(By Our Belgrade Correspondent)
If Jugo-Slavia, a “synthetic” state produced by the world war, still remains a puzzle to the average person, the present condition of the Jews in this newly created state is perhaps even less known.
To understand the situation properly, it is necessary to distinguish at the outset between the position of the Jews in Serbia and those in Croatia, entirely different socially, politically and economically.
In the ancient confines of Serbia the Jews are relatively few in number, about 18,000, of whom the great majority are Sephardim and almost all of them make their homes in Belgrade. More completely assimilated than the Croatian Jews, they observe strictly. however, the old Jewish traditions and rites. They have erected in Belgrade several synagogues, one of which is distinguished by its architectural beauty and magnificence.
Although few in number, the Jews of Serbia have contributed largely to the commercial and industrial development of the country. Their preponderance in the commercial field is especially noticeable on the day of Yom Kippur, when almost half the total number of the shops in Belgrade are closed, thus giving the impresion of a national Juge Slav holiday In science and the arts, the Serbian Jews, like those of Croatia, occupy a place no less important. There are men of letters and scholars among the Jews who evoke both respect and admiration. Anti-Semitic feeling appears as little in Serbia as, for example, in Italy. The people of Serbia, who by their traditions and national character are essentially democratic and liberal-minded, esteem the Jews, for their energy and industry. A few groups of nationalists, however, have tried to waken an anti-Semitic movement among the people, by repeated attacks in the press which they control, but their attempts have always been doomed to failure, and they have never passed “from words to acts.”
In Croatia conditions appear otherwise. The Jews number approximately 65,000 and the great majority are Ashkenazim. In this part of the Kingdom anti-Semitism is highly developed and has taken root firmly among the people. The dominating position of the Jews in the realm of finance and commerce is regarded in Croatia with malevolence. Hostility against the Jews is openly shown. They are attacked by the press, insulted in the speeches of political orators, ostracized from Christian society, and at times even subjected to physical violence.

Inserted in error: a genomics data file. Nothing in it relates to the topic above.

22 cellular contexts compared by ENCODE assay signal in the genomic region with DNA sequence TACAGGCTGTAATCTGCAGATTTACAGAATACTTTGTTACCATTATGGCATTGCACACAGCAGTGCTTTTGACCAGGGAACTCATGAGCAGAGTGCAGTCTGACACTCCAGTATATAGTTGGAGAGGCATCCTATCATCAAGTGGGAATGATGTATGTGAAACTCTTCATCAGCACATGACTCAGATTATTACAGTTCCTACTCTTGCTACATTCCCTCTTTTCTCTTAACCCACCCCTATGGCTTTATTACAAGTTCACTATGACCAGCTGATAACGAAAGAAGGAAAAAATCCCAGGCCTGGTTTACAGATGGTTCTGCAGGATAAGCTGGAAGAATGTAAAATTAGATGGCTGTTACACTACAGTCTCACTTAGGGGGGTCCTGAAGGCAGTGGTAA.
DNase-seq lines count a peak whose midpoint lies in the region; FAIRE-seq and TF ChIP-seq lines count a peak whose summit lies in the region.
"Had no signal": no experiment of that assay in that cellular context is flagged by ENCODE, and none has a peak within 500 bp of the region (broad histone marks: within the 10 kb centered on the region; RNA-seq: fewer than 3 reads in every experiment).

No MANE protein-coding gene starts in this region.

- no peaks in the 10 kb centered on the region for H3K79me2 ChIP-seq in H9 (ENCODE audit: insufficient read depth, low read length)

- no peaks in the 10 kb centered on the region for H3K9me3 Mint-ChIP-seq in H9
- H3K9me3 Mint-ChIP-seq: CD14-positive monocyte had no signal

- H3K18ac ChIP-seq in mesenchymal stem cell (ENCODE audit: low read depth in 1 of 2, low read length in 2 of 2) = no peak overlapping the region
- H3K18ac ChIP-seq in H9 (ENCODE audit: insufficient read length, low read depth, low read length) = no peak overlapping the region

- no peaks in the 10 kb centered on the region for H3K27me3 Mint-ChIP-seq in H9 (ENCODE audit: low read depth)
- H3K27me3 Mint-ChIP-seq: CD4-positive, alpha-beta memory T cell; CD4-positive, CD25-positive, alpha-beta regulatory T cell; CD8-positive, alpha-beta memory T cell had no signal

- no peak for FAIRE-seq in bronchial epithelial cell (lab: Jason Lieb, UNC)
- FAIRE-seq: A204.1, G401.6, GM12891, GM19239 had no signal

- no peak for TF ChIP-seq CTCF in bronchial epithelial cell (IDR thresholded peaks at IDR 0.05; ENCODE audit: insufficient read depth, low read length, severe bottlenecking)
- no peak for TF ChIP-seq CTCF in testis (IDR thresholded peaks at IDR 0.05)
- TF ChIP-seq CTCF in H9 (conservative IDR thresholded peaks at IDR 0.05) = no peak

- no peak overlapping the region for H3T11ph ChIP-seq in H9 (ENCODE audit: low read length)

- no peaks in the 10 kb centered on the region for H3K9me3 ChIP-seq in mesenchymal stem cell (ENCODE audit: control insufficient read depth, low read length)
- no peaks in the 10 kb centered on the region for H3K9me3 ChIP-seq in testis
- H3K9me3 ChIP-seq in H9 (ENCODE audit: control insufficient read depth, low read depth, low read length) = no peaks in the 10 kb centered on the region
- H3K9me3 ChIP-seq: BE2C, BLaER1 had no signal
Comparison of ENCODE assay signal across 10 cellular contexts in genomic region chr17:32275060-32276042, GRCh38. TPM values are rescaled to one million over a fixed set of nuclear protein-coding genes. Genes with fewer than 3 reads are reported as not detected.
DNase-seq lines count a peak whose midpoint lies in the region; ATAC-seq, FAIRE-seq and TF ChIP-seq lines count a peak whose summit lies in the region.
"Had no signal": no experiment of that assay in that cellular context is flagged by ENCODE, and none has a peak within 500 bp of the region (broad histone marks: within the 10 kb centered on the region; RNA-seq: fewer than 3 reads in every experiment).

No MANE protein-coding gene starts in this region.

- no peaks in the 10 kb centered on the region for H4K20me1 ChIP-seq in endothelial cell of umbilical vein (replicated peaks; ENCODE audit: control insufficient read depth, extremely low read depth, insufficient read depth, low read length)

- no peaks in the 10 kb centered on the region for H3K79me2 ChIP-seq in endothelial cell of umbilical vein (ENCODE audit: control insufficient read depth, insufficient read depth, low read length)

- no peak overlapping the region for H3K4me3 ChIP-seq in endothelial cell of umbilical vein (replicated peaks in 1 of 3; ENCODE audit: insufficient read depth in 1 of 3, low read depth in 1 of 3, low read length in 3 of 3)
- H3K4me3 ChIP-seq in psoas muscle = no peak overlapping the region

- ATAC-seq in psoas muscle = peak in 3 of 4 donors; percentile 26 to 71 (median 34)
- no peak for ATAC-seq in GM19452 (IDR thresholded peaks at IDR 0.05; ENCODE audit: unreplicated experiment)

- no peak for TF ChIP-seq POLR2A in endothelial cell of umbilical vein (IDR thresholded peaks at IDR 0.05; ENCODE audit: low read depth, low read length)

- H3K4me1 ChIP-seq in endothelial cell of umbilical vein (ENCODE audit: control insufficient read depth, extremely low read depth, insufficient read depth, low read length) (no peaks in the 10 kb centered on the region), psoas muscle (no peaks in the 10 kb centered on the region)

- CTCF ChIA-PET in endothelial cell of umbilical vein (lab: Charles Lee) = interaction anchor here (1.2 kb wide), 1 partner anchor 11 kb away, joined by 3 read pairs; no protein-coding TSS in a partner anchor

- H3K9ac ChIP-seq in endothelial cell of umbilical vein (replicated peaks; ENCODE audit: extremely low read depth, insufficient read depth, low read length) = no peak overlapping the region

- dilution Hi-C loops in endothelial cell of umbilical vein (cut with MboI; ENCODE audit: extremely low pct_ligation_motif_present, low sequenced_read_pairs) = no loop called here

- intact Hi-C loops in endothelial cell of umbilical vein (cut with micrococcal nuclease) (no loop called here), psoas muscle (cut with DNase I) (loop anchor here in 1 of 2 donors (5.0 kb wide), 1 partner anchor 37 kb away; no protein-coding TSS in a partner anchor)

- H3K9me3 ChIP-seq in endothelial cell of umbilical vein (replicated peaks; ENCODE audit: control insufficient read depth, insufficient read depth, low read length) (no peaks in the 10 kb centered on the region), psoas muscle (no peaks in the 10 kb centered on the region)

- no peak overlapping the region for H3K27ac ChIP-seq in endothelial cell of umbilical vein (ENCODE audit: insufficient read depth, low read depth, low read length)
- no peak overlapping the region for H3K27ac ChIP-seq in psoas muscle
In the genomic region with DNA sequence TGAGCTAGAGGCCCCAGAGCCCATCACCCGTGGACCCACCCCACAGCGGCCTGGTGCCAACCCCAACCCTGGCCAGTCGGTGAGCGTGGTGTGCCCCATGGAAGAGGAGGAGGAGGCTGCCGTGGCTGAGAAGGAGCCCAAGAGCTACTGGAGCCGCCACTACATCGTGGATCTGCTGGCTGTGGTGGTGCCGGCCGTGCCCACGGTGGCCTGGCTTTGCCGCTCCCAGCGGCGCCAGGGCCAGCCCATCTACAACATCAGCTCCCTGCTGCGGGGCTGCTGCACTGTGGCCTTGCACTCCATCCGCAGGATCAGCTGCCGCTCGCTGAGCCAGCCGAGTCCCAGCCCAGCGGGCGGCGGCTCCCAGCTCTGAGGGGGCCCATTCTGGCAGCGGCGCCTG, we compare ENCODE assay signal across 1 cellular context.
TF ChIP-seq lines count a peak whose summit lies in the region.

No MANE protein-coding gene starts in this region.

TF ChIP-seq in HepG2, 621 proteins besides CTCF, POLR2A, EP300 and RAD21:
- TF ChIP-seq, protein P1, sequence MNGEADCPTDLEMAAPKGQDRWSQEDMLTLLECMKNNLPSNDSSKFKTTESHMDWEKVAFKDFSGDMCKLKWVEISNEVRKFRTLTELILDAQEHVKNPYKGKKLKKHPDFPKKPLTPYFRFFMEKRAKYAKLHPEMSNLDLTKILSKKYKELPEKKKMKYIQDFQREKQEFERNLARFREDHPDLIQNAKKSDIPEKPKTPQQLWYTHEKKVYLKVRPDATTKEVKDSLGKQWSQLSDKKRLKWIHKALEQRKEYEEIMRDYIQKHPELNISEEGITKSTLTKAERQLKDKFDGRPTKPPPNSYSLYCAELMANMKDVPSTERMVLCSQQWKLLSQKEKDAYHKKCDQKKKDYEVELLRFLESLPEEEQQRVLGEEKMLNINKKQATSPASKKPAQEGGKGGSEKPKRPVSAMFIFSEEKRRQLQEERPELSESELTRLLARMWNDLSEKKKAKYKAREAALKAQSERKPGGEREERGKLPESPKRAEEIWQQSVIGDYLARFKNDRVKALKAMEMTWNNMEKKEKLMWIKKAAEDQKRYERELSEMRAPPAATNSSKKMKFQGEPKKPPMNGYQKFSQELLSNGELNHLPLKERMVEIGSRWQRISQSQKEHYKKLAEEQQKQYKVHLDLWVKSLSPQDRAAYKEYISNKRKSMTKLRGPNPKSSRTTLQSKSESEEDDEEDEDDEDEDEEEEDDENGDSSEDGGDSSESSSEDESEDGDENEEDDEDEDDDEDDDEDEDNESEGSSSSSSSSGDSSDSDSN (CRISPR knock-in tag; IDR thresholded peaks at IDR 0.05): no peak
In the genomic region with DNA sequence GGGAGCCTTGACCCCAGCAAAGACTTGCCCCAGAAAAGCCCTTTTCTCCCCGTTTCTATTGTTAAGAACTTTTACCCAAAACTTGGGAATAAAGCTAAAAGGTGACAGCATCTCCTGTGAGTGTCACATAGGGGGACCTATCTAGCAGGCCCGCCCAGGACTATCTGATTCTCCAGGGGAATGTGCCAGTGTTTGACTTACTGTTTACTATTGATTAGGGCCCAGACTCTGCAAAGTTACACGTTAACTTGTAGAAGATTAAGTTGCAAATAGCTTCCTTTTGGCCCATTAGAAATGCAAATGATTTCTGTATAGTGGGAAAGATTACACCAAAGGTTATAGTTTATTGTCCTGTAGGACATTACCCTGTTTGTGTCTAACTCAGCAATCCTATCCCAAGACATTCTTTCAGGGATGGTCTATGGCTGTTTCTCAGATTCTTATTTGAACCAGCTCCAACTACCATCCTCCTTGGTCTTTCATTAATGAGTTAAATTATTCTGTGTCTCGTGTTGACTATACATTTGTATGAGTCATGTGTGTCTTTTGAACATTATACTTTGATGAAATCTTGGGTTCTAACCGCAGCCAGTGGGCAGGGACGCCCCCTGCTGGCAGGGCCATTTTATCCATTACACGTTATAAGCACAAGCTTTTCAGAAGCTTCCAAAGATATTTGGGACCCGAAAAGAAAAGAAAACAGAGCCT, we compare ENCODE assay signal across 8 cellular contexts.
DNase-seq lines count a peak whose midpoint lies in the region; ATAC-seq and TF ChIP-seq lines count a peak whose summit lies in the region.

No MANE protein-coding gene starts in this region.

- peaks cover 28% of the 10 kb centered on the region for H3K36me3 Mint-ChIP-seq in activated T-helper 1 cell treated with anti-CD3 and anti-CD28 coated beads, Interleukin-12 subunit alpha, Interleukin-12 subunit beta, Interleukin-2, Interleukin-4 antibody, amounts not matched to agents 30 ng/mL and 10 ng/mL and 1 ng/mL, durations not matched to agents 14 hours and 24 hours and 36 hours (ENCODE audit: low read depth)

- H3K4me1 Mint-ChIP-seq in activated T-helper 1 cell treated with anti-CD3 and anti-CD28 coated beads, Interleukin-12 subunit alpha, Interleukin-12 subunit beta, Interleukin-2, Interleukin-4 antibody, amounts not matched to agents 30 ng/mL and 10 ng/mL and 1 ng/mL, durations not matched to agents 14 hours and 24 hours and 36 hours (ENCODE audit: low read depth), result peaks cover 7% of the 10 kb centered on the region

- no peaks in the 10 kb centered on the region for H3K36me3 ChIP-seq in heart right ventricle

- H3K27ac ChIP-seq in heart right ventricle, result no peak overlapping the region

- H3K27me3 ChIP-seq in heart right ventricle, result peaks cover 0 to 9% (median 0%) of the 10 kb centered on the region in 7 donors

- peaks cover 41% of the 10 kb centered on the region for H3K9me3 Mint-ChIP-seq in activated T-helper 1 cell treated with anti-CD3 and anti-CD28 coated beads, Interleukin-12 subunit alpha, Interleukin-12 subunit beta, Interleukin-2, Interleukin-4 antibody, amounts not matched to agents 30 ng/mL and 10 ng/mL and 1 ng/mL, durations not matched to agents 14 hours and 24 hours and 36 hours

The “Hanaos” (members of the Croatian nationalist organization, on the occasion of the festival of Passover, invaded the synagogue at Zagreb, and maltreated the worshippers.
The head of the peasant party, M. Stjepan Raditch, noted for his anti-Semitic sentiments, once declared in a speech: “Righteousness is foreign to the Jews. Their very character and nature is wicked!” Propaganda against the Jews has often been employed for political purposes, and not without success. The anti-Semitic movement, however, has never taken the proportions of a popular uprising, and acts of violence have never assumed the character of a pogrom.
The difference between the position of the Jews in Serbia and in Croatia is especially explained by the fact that this last-named country is still under the influence of the old Austro-Hungary, aristocratic and feudal, where anti-Semitism was always pronounced. In addition, the Croatians are Catholics, and unlike the Serbians, very devout.
The Jews resent bitterly the hostility to which they are subjected. In all Jugo-Slavia they are united in a Zionist organization, whose president, Dr. David Alcalay, enjoys extreme popularity. Hundreds of Jews have departed for Palestine as colonists.
There are in Jugo-Slavia three Jewish publications: two political weeklies–“Zidor,” and “Zidovska Svijest”–and one literary monthly–“The Gideon.”
The Archive of the Jewish Telegraphic Agency includes articles published from 1923 to 2008. Archive stories reflect the journalistic standards and practices of the time they were published.